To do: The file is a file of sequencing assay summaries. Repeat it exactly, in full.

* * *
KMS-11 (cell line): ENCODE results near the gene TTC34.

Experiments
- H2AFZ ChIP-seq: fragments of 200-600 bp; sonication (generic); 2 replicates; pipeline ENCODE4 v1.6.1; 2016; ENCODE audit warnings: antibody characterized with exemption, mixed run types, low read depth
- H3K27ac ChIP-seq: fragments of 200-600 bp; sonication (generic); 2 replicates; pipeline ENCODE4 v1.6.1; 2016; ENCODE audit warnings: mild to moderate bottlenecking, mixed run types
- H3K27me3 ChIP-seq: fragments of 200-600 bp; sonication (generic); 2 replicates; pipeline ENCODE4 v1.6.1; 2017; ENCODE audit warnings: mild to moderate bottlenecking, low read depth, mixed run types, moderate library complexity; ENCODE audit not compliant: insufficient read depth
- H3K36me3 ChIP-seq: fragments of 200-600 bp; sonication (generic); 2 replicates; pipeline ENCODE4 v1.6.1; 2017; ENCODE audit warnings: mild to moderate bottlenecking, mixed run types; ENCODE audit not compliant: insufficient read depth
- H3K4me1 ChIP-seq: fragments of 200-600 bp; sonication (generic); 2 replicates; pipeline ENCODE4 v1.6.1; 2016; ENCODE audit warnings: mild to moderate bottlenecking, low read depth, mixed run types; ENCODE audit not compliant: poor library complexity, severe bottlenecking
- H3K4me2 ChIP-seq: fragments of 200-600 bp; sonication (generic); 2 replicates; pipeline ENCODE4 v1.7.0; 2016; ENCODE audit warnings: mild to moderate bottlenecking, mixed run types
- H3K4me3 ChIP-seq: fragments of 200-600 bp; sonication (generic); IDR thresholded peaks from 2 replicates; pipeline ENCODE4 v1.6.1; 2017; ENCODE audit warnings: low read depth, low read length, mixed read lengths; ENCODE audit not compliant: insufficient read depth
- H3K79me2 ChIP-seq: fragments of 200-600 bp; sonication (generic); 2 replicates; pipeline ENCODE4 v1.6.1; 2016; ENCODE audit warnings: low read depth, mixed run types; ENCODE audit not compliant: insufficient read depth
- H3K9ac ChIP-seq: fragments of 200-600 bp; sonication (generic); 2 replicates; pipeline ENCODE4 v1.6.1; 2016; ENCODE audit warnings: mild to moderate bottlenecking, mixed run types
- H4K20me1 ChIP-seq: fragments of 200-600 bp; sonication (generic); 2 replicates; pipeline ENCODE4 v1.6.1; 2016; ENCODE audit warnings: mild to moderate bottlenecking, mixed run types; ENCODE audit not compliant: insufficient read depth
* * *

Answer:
KMS-11 (cell line): ENCODE results near the gene TTC34.

Experiments
- H2AFZ ChIP-seq: fragments of 200-600 bp; sonication (generic); 2 replicates; pipeline ENCODE4 v1.6.1; 2016; ENCODE audit warnings: antibody characterized with exemption, mixed run types, low read depth
- H3K27ac ChIP-seq: fragments of 200-600 bp; sonication (generic); 2 replicates; pipeline ENCODE4 v1.6.1; 2016; ENCODE audit warnings: mild to moderate bottlenecking, mixed run types
- H3K27me3 ChIP-seq: fragments of 200-600 bp; sonication (generic); 2 replicates; pipeline ENCODE4 v1.6.1; 2017; ENCODE audit warnings: mild to moderate bottlenecking, low read depth, mixed run types, moderate library complexity; ENCODE audit not compliant: insufficient read depth
- H3K36me3 ChIP-seq: fragments of 200-600 bp; sonication (generic); 2 replicates; pipeline ENCODE4 v1.6.1; 2017; ENCODE audit warnings: mild to moderate bottlenecking, mixed run types; ENCODE audit not compliant: insufficient read depth
- H3K4me1 ChIP-seq: fragments of 200-600 bp; sonication (generic); 2 replicates; pipeline ENCODE4 v1.6.1; 2016; ENCODE audit warnings: mild to moderate bottlenecking, low read depth, mixed run types; ENCODE audit not compliant: poor library complexity, severe bottlenecking
- H3K4me2 ChIP-seq: fragments of 200-600 bp; sonication (generic); 2 replicates; pipeline ENCODE4 v1.7.0; 2016; ENCODE audit warnings: mild to moderate bottlenecking, mixed run types
- H3K4me3 ChIP-seq: fragments of 200-600 bp; sonication (generic); IDR thresholded peaks from 2 replicates; pipeline ENCODE4 v1.6.1; 2017; ENCODE audit warnings: low read depth, low read length, mixed read lengths; ENCODE audit not compliant: insufficient read depth
- H3K79me2 ChIP-seq: fragments of 200-600 bp; sonication (generic); 2 replicates; pipeline ENCODE4 v1.6.1; 2016; ENCODE audit warnings: low read depth, mixed run types; ENCODE audit not compliant: insufficient read depth
- H3K9ac ChIP-seq: fragments of 200-600 bp; sonication (generic); 2 replicates; pipeline ENCODE4 v1.6.1; 2016; ENCODE audit warnings: mild to moderate bottlenecking, mixed run types
- H4K20me1 ChIP-seq: fragments of 200-600 bp; sonication (generic); 2 replicates; pipeline ENCODE4 v1.6.1; 2016; ENCODE audit warnings: mild to moderate bottlenecking, mixed run types; ENCODE audit not compliant: insufficient read depth